The UK may need stricter travel rules for France to prevent the large-scale import of a worrying Covid variant, a top expert has warned.
SAGE member Prof Neil Ferguson said a “bespoke agreement” was needed to “mitigate” the risk of the South African variant of coronavirus.
While the B.1.351 strain – which may have more resistance to a vaccine – is already in the UK, officials say it has so far been limited to fairly small numbers.
But countries including France are different – with Prof Ferguson saying the South Africa strain is making up a “significant fraction” of cases, 5% to 10%.
Prof Ferguson said it was right to think of France seeing a “third wave”, and while it is mainly driven by the variant first found in Kent, the South Africa strain is a concern.
He told BBC Radio 4’s Today programme France “are in some sense in the same position we were in last November, December, in terms of growing case numbers.”
He added: “Some countries are notably seeing a significant fraction, 5-10% of cases, of the South African variant.
“When infection levels go up in France, 30,000 cases a day, that implies there’s at least 1,500-2,000 cases a day of the South African variant. That is the variant we really do want to keep out of the UK.”
Asked if France should be put on the ‘red list’ of countries with forced, £1,750-a-head hotel quarantine, he said: “I don’t think that’s necessarily a practical issue given the amount of trade and commerce which goes on.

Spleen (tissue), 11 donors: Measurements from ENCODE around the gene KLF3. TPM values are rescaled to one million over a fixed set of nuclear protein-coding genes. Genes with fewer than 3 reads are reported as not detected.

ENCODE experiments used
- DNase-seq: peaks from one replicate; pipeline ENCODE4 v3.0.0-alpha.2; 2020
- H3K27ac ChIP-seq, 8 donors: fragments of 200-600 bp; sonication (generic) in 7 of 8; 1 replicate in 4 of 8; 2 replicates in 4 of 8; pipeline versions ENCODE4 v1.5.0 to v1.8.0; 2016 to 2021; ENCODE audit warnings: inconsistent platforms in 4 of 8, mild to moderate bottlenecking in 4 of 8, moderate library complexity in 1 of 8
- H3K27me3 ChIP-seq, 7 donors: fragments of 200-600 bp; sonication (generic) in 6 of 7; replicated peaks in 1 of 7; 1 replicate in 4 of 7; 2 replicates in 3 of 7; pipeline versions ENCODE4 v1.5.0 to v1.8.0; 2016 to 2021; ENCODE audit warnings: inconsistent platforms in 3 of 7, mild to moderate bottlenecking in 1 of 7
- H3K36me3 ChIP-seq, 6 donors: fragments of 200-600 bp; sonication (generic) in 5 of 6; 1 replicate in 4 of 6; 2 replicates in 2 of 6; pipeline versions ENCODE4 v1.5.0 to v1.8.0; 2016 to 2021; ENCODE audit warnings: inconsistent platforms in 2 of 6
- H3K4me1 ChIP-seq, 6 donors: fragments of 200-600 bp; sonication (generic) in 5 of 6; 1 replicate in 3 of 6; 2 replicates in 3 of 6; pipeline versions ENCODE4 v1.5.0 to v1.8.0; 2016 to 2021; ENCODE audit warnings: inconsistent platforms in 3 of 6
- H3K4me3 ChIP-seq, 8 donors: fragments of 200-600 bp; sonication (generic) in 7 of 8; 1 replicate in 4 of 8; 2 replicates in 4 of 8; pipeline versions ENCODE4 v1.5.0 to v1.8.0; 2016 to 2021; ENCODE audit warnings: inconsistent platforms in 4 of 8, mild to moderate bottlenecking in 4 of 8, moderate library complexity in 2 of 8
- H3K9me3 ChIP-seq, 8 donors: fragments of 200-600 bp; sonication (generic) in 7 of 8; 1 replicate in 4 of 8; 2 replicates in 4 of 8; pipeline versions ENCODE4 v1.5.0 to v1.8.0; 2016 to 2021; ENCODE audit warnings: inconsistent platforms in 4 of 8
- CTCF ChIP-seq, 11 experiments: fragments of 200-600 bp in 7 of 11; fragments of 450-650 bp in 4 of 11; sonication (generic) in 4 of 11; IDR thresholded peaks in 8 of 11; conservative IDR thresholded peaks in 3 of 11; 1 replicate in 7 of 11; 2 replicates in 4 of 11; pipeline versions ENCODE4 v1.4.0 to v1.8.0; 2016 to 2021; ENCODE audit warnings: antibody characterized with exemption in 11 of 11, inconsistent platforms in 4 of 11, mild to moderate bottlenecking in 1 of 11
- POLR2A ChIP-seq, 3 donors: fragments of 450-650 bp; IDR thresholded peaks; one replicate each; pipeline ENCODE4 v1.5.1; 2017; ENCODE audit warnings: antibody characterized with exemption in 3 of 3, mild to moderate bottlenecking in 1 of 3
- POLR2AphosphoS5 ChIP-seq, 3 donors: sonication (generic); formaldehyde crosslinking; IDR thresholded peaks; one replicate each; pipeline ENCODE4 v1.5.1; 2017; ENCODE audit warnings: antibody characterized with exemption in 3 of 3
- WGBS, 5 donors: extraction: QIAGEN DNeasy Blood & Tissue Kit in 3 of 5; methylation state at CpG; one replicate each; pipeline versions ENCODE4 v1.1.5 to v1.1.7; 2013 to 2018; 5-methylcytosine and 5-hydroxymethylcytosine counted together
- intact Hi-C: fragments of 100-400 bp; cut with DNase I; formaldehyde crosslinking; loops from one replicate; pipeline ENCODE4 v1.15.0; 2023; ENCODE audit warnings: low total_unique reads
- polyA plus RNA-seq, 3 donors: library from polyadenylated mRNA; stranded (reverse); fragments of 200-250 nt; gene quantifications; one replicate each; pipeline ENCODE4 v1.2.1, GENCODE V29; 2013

“I think we need a more bespoke agreement which just tries to mitigate that risk, perhaps to a higher degree than we have now.
“That risk will increase over time. As we relax measures in this country, as we all hope we can do, then there becomes more opportunity for these strains which are at low level in the country right now to grow and cause a problem.”
He added: “I think there are important decisions coming up, and it’s always a balancing act.
“How much we relax the current ban on international travel except for essential services.
“As a lot of essential travel between ourselves and France for business, commerce and trade, how can we reduce the risks associated with that travel.
“Those are policy decisions – I’m just raising the issue that we are doing so well with the vaccination campaign, we are driving down deaths at a faster rate than I ever thought was possible and that will allow us to open up.”